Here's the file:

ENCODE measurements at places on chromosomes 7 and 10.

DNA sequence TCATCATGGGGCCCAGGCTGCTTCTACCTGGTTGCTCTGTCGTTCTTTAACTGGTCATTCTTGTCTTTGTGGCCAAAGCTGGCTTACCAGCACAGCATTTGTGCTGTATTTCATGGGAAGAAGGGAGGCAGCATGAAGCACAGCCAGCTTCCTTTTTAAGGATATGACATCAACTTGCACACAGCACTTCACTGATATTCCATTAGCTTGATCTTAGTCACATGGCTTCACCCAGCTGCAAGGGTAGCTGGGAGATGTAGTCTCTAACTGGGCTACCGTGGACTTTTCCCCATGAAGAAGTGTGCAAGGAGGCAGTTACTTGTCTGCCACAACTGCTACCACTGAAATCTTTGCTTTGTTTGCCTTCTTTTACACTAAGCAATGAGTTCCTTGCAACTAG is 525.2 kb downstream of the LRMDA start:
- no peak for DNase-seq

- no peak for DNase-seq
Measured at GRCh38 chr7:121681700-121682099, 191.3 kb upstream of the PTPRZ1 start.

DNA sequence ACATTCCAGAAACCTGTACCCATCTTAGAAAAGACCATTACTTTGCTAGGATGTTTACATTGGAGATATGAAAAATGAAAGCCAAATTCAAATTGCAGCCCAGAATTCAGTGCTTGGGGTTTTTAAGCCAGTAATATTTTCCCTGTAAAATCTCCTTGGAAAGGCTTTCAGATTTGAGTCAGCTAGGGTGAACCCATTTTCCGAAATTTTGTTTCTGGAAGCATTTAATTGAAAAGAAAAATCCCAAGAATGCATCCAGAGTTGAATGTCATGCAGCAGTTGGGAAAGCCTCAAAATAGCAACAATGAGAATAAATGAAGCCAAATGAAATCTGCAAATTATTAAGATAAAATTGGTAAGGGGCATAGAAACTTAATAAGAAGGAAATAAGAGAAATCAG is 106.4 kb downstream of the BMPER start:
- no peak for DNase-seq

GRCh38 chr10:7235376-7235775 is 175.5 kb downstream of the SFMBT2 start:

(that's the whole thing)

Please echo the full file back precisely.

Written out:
ENCODE measurements at places on chromosomes 7 and 10.

DNA sequence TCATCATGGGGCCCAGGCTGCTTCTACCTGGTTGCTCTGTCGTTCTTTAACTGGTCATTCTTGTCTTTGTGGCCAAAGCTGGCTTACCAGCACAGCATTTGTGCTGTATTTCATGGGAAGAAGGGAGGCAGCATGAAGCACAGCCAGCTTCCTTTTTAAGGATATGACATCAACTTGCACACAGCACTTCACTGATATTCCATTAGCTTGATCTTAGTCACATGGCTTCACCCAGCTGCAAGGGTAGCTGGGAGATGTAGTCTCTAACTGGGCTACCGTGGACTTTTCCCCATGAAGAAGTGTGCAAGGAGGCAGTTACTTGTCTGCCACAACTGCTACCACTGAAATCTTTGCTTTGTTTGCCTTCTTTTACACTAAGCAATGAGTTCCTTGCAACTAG is 525.2 kb downstream of the LRMDA start:
- no peak for DNase-seq

- no peak for DNase-seq
Measured at GRCh38 chr7:121681700-121682099, 191.3 kb upstream of the PTPRZ1 start.

DNA sequence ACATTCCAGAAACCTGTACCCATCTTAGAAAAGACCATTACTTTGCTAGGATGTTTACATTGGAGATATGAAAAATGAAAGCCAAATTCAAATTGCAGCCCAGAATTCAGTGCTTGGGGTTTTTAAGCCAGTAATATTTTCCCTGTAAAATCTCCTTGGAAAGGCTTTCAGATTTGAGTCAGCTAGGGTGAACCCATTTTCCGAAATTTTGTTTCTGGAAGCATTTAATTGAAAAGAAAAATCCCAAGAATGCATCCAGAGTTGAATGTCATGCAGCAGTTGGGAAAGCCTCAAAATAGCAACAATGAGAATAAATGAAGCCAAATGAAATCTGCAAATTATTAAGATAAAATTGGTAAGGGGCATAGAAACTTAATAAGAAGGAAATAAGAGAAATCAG is 106.4 kb downstream of the BMPER start:
- no peak for DNase-seq

GRCh38 chr10:7235376-7235775 is 175.5 kb downstream of the SFMBT2 start: